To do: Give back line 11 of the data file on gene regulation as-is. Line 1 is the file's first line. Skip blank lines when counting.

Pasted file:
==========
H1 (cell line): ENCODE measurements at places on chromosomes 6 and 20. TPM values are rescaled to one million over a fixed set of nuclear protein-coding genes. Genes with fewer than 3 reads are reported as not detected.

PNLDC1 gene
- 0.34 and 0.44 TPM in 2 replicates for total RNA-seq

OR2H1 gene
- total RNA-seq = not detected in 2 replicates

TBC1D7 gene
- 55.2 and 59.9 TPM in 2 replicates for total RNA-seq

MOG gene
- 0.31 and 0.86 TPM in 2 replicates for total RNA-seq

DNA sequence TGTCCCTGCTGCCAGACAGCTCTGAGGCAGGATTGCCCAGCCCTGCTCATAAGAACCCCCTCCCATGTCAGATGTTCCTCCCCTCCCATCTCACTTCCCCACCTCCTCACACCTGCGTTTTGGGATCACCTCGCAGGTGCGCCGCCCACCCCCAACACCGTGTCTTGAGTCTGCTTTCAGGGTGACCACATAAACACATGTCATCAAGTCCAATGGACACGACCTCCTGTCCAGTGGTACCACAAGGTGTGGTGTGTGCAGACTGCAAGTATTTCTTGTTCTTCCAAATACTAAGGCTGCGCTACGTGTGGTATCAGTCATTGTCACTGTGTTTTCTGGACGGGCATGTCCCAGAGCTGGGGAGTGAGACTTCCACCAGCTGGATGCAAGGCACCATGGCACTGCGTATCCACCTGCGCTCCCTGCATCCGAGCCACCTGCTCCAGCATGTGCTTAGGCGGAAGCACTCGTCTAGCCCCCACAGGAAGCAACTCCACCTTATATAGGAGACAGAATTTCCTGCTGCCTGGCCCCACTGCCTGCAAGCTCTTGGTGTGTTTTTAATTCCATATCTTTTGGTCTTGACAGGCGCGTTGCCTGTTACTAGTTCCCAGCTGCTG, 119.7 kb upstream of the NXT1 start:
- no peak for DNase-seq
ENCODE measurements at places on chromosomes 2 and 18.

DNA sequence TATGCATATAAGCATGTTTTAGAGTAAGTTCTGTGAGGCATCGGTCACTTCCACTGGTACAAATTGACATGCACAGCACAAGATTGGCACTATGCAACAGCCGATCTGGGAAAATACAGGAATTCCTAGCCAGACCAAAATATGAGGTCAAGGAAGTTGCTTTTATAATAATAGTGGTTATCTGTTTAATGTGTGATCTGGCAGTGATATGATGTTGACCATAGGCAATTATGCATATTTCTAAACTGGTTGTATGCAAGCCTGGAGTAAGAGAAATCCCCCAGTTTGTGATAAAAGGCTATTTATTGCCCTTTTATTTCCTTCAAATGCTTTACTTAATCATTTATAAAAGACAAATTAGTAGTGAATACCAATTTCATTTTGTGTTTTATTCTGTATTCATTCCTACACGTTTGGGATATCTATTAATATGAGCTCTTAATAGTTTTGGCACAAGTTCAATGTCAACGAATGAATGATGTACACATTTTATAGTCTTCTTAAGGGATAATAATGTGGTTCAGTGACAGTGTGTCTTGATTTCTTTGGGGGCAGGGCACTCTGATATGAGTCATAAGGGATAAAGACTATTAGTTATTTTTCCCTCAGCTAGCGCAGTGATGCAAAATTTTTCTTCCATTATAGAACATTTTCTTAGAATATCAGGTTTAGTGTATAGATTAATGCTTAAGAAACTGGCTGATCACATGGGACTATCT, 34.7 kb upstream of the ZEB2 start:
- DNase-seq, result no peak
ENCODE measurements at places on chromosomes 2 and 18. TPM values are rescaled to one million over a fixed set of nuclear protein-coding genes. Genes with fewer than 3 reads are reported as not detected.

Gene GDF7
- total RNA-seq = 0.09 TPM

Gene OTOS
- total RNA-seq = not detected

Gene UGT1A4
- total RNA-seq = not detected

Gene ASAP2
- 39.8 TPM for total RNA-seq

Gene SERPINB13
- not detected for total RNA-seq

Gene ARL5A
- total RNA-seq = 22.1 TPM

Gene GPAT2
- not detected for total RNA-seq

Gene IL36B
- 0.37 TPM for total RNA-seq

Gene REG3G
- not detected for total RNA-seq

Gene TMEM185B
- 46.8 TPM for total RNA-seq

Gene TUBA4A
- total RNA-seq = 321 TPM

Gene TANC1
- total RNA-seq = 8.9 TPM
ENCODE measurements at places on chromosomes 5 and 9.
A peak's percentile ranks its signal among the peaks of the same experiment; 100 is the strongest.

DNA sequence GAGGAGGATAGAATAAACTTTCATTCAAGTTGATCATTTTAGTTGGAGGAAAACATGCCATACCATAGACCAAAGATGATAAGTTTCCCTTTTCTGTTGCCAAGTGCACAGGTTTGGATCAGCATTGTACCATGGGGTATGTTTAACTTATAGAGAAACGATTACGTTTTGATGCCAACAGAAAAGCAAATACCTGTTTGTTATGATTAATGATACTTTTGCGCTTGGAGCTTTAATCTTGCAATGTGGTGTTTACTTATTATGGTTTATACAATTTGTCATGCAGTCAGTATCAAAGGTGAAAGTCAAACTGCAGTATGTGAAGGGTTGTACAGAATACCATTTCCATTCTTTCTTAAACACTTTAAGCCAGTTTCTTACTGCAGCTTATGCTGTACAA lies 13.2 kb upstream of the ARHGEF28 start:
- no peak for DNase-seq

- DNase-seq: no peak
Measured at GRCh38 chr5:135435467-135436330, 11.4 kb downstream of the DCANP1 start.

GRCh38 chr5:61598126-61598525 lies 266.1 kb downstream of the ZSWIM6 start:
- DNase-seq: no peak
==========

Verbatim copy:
- no peak for DNase-seq